Figure 2. Creating a hard link to Google Updater
Figure 3. Using SchRpcCreateFolder to change the permissions of the Google Updater executable.
The sequence of operations in the figure above allows PowerPool operators to obtain the rights to write the executable file
GoogleUpdate.exe. Then they overwrite it, replacing a copy of their second-stage malware (described below) to obtain administrator rights on the next call of the updater.
The initial compromise is
The PowerPool team uses different methods for the initial compromise of the victim. One of them is spam-mailing with malware of the first stage in the attachment. It's too early to draw conclusions, but so far we have seen very few samples in telemetry data, so we assume that recipients are carefully selected and mass mailings are not being discussed.
On the other hand, we know that in the past PowerPool already practiced spam mailing. According to post in the blog SANS , published in May 201? they used a scheme with Symbolic Link (.slk) files to distribute malware. Microsoft Excel can download these files that update the cell, and get Excel to execute the PowerShell code. It seems that these .slk-files also spread in spam messages. On the basis of the first file mentioned in the post SANS (SHA-1: b2dc703d3af1d015f4d53b6dbbeb624f5ade5553), you can find the corresponding spam sample (SHA-1: e0882e234cba94b5cf3df2c05949e2e228bedd2b) on VirusTotal:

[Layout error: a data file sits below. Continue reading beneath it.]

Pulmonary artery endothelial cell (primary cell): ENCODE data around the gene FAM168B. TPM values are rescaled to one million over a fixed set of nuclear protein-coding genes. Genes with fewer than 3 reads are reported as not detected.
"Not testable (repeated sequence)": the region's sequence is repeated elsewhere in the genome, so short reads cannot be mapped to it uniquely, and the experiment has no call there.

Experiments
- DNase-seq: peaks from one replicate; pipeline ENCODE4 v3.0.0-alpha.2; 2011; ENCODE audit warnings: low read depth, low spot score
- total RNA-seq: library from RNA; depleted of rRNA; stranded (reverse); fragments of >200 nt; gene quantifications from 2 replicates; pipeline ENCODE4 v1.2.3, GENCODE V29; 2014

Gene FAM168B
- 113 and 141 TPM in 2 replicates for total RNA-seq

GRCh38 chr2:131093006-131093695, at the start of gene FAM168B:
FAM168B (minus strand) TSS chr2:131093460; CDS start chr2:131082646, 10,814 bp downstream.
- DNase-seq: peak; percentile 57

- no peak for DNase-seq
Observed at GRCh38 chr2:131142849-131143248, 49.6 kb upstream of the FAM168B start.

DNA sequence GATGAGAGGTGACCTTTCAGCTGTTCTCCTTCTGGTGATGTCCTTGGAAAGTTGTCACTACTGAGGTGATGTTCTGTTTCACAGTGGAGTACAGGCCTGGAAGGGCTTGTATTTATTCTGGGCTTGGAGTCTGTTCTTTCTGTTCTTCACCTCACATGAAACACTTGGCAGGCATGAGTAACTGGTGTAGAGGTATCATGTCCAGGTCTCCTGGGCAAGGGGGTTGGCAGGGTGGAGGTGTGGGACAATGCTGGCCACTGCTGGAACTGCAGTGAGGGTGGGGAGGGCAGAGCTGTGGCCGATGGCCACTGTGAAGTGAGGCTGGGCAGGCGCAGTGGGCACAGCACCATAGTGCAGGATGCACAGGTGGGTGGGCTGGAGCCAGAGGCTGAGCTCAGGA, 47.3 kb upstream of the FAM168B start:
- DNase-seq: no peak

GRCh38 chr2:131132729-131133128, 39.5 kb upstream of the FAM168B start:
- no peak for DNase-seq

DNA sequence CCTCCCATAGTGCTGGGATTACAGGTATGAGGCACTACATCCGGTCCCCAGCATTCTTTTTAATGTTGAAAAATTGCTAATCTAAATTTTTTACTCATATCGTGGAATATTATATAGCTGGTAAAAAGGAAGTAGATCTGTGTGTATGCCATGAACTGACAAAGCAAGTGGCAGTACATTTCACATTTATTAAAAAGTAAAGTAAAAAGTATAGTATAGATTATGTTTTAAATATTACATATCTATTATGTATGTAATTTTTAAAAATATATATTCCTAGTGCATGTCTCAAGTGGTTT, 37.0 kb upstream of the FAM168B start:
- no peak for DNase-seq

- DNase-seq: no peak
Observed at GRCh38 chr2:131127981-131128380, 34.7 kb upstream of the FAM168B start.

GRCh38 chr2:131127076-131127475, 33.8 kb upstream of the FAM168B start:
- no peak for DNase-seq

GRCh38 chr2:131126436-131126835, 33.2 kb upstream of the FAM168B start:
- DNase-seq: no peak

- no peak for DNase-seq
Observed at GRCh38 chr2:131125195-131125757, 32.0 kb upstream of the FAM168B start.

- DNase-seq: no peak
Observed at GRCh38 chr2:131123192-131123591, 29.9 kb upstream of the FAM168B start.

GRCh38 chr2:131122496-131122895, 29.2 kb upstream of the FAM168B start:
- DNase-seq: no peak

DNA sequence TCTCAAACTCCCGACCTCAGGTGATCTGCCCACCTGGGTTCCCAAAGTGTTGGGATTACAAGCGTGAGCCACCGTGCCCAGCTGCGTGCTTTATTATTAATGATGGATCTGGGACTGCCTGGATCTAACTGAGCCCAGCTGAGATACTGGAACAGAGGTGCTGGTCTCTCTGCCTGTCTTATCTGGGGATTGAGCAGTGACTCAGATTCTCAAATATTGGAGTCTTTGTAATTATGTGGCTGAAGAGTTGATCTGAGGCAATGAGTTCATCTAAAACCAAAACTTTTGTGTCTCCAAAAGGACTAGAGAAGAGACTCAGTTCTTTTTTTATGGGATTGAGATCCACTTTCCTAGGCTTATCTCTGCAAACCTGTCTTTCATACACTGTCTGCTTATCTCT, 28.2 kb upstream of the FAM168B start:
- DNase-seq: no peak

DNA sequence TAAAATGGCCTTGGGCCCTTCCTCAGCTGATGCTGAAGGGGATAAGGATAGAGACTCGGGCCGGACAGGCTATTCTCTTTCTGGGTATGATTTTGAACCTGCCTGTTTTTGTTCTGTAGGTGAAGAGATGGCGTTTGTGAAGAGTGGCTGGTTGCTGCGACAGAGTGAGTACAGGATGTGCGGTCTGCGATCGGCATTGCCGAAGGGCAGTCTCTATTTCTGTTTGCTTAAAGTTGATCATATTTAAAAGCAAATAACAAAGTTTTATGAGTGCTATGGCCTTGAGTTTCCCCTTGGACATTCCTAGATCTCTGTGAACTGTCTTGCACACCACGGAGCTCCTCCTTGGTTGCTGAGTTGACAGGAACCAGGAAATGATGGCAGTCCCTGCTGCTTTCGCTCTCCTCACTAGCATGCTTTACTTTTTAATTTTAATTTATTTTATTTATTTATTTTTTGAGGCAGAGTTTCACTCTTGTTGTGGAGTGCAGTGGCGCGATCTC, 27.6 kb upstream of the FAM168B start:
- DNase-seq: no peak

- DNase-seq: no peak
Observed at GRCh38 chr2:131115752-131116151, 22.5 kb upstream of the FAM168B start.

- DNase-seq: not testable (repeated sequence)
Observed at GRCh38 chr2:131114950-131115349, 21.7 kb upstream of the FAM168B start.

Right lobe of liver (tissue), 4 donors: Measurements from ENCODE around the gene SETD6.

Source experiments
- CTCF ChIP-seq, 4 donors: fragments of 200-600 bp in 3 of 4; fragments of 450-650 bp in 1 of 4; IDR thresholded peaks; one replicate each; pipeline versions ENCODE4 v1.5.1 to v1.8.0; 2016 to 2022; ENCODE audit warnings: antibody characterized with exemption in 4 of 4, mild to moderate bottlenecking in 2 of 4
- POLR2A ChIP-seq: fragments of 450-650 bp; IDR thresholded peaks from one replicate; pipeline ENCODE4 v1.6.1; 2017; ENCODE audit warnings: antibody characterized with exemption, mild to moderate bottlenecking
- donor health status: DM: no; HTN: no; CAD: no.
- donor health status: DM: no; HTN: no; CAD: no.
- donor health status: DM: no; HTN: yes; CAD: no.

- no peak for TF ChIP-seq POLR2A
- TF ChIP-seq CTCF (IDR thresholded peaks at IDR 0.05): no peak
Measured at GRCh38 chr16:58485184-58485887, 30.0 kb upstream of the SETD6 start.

Figure 4. Spam PowerPool
The PowerPool group usually works with two backdoors: the backdoor of the first stage is used after the initial compromise, the backdoor of the second stage is implemented only on the machines of interest.
Backdoor of the first stage
This is the basic malware that is used for reconnaissance. It consists of two Windows executables.
The first of these is the main backdoor that provides persistence through service. It also creates a mutex called
MyDemonMutex% d, where
% dis in the range from 0 to 10. The backdoor collects information about the proxy, the server's C & C address is hard-coded in a binary file. Malware can execute commands and perform basic reconnaissance in the system, transferring data to the C & C server.
Figure 5. Collecting information about the proxy
The second of the executable files has one assignment. It takes a screenshot and writes it to a
file. MyScreen.jpg, which can then be ejected by the main backdoor.
The backdoor of the second stage is
Malware is loaded during the first stage, presumably in the event that the car seems interesting to the operators. Nevertheless, the program is not similar to the modern ART backdoor.